Seattle Post Intelligencer
Salt is an endlessly fascinating topic, which is why Kurlansky chose to write about it...Even with all the intriguing stories that Kurlansky strings together, gthere were many more he couldn't share...This single volume is savory enough.
Starred Review. A lively social history that does for salt what Kurlansky previously did for cod....Enlightening and delighting as he goes, Kurlansky is, as Jane Grigson before him, a peerless food historian.
Starred Review. Only Mark Kurlansky, winner of the James Beard Award for Excellence in Food Writing for Cod A Biography of the Fish that Changed the World, could woo readers toward such an off-beat topic of Salt A World History...Throughout his engaging, well-researched history, Kurlansky sprinkles witty asides and amusing anecdotes. A piquant blend of the historic, political, commercial, scientific and culinary, the book is sure to entertain as well as educate.
Starred Review. In his latest work, Kurlansky is in command of every facet of this topic, and he conveys his knowledge in a readable, easy style. Deftly leading readers around the world and across cultures and centuries, he takes an inexpensive, mundane item and shows how it has influenced and affected wars, cultures, governments, religions, societies, economies, cooking (there are a few recipes), and foods…An entertaining, informative read, this is highly recommended…
Starred Review. Kurlansky thinks big. First, there was Cod A Biography of the Fish That Changed the World (1997), then The Basque History of the World (1999), and now, the world history of a subject bigger than one of the most important food commodities in the West, bigger than the oldest extant European culture--that culinary sine qua non, salt.... Tasty, very tasty!
Anthony Bourdain author of the best-selling Kitchen Confidential Salt is the fascinating, indispensable history of an indispensable ingredient. Like Kurlansky's earlier work, Cod, it's a must-have book for any serious cook or foodie.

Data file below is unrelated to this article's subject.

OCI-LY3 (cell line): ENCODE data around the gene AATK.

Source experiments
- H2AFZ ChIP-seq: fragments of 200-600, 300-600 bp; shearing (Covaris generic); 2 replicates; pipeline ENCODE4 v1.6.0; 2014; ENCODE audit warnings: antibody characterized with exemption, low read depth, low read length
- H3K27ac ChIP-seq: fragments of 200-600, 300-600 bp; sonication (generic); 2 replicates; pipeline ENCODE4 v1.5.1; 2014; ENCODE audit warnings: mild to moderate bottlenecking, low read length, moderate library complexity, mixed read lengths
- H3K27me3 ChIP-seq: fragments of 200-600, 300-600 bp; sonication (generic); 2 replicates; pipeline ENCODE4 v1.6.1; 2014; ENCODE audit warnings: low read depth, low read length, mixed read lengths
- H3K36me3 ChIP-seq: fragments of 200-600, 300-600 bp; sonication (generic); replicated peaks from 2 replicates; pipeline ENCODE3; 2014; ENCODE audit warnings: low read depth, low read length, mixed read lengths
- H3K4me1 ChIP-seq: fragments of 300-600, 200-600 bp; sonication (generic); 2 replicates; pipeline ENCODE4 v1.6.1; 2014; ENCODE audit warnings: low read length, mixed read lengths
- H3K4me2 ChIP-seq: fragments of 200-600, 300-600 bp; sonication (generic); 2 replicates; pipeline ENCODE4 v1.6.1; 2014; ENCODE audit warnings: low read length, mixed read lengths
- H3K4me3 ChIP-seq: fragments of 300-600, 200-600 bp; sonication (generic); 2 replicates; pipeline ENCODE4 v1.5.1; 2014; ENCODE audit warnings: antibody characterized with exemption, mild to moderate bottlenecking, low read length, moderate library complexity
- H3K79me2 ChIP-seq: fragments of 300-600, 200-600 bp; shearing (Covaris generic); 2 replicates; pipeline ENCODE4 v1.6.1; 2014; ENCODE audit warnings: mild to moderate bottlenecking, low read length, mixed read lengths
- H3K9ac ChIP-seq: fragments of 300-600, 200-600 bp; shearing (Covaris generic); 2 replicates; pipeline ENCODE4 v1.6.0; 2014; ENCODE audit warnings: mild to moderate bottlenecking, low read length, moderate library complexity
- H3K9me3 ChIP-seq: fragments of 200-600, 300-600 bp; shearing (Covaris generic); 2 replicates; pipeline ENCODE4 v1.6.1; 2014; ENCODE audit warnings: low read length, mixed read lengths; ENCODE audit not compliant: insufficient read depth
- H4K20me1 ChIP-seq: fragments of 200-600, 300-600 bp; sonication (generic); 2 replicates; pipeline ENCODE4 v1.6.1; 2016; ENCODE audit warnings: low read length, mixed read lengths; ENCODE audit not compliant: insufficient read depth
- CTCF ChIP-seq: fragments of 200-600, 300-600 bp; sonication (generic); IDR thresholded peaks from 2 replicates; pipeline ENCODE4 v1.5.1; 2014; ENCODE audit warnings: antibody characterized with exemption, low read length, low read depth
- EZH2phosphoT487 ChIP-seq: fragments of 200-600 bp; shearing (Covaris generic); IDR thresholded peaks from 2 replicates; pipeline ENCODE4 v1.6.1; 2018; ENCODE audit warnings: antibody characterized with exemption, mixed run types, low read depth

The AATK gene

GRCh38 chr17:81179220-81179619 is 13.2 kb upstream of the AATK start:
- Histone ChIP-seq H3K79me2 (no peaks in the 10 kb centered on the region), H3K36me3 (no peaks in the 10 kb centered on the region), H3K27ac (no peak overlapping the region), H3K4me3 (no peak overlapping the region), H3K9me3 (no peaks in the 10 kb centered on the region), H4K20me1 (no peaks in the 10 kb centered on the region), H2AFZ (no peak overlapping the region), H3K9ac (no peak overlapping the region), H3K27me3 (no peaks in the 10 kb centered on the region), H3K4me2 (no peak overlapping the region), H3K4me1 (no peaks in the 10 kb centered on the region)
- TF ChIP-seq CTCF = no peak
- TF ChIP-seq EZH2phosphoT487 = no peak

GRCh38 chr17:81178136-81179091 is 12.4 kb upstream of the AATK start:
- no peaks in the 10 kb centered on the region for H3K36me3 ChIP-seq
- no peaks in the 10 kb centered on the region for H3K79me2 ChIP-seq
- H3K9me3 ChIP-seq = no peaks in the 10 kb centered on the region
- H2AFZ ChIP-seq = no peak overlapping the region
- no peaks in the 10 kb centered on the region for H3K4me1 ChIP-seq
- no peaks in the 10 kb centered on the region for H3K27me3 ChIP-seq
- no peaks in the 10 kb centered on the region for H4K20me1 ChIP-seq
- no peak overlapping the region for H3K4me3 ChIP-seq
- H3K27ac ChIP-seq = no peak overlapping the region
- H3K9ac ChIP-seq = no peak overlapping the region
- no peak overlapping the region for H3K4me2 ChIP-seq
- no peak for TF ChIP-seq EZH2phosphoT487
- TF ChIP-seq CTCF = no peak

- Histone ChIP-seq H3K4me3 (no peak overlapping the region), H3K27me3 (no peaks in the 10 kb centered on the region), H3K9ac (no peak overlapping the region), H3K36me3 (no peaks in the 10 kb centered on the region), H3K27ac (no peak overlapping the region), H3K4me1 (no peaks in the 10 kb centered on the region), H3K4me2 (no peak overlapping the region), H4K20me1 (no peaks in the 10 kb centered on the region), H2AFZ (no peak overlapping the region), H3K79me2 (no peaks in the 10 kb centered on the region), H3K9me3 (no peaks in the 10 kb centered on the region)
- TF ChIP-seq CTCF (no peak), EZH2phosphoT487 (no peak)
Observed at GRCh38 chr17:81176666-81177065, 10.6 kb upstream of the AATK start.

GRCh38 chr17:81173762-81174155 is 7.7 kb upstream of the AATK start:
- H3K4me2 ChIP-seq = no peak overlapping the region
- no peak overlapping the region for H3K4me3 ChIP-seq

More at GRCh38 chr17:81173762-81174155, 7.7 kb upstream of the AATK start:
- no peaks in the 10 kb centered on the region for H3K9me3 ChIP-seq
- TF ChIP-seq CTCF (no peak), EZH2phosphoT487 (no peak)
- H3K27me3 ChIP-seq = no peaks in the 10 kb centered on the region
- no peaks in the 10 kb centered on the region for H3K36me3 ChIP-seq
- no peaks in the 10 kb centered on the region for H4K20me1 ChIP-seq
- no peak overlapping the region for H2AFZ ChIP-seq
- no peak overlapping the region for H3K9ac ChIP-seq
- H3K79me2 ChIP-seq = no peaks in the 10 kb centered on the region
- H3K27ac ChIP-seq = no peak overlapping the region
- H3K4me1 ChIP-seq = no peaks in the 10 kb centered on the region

Recent Reader Reviews
Rated of 5
by Cissana Hidden world history I am still reading the book, having received it as a gift. I enjoy it very much as I am involved in a fascinating study of world history from some unusual perspective (it should be a reasonable and valid view of history, of course) like perspective... Read More
Rated of 5
by H.G. Salt...an Incredibly Boring Read Salt is a very boring book and unless you are genuinely passionate about salt, its not advised to read it.
Rated of 5
by Oakton High School Salt This book is horrid. It does not even talk about salt half the time. He is trying to relate things back to salt, but he is doing it terrible. Never read this book ever unless forced to (Oakton High School).
Rated of 5
by Kelsey Maybe a Bit Too Salty. We had to read this book for AP history and it was really interesting and helped with even textbook content because of the mention of well known figures suck as Ghandi and Plato and Mao Zedong, and many more as well as discussed many major... Read More
Rated of 5
by A. Byss Brutal Honesty Even as a strong fictional reader and writer as I am, I must admit the information in this book was very interesting. The information itself was astounding, but the length and way it was expressed was very poor. This book had no real hook and... Read More
Rated of 5
by Chelsea Not Worth Your Time This book could not keep my attention for more than 10 minutes at a time. I wasted valuable time in life trying to read this book. If you are not an extreme salt enthusiast, then please do not read this book. You've been warned.
'Offers an exquisite chronicle of the rise and fall of this bituminous black mineral.... Part history and part environmental argument, Freese's elegant book teaches an important lesson about the interdependence of humans and their natural environment both for good and ill throughout history.'